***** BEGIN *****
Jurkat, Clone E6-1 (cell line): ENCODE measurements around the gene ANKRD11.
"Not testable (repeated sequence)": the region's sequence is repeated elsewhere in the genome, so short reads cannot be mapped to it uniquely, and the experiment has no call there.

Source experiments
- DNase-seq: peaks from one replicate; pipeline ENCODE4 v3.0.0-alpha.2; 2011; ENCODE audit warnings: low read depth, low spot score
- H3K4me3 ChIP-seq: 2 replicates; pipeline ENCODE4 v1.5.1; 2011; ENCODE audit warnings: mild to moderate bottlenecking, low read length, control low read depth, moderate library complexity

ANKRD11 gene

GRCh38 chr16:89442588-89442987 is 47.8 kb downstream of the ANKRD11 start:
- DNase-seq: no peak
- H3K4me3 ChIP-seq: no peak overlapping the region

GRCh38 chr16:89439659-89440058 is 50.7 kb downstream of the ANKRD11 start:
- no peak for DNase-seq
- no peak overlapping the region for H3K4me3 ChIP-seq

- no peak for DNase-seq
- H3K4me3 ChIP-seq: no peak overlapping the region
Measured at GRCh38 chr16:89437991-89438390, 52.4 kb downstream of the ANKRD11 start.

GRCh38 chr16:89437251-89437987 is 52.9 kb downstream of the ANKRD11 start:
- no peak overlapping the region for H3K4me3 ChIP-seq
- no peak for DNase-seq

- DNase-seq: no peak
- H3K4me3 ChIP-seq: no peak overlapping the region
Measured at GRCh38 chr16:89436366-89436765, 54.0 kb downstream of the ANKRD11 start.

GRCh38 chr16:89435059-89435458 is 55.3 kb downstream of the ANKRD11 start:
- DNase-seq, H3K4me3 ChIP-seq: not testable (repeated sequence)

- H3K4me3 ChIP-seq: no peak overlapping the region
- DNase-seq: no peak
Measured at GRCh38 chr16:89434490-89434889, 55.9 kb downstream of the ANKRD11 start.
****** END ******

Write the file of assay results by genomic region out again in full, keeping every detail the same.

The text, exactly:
Jurkat, Clone E6-1 (cell line): ENCODE measurements around the gene ANKRD11.
"Not testable (repeated sequence)": the region's sequence is repeated elsewhere in the genome, so short reads cannot be mapped to it uniquely, and the experiment has no call there.

Source experiments
- DNase-seq: peaks from one replicate; pipeline ENCODE4 v3.0.0-alpha.2; 2011; ENCODE audit warnings: low read depth, low spot score
- H3K4me3 ChIP-seq: 2 replicates; pipeline ENCODE4 v1.5.1; 2011; ENCODE audit warnings: mild to moderate bottlenecking, low read length, control low read depth, moderate library complexity

ANKRD11 gene

GRCh38 chr16:89442588-89442987 is 47.8 kb downstream of the ANKRD11 start:
- DNase-seq: no peak
- H3K4me3 ChIP-seq: no peak overlapping the region

GRCh38 chr16:89439659-89440058 is 50.7 kb downstream of the ANKRD11 start:
- no peak for DNase-seq
- no peak overlapping the region for H3K4me3 ChIP-seq

- no peak for DNase-seq
- H3K4me3 ChIP-seq: no peak overlapping the region
Measured at GRCh38 chr16:89437991-89438390, 52.4 kb downstream of the ANKRD11 start.

GRCh38 chr16:89437251-89437987 is 52.9 kb downstream of the ANKRD11 start:
- no peak overlapping the region for H3K4me3 ChIP-seq
- no peak for DNase-seq

- DNase-seq: no peak
- H3K4me3 ChIP-seq: no peak overlapping the region
Measured at GRCh38 chr16:89436366-89436765, 54.0 kb downstream of the ANKRD11 start.

GRCh38 chr16:89435059-89435458 is 55.3 kb downstream of the ANKRD11 start:
- DNase-seq, H3K4me3 ChIP-seq: not testable (repeated sequence)

- H3K4me3 ChIP-seq: no peak overlapping the region
- DNase-seq: no peak
Measured at GRCh38 chr16:89434490-89434889, 55.9 kb downstream of the ANKRD11 start.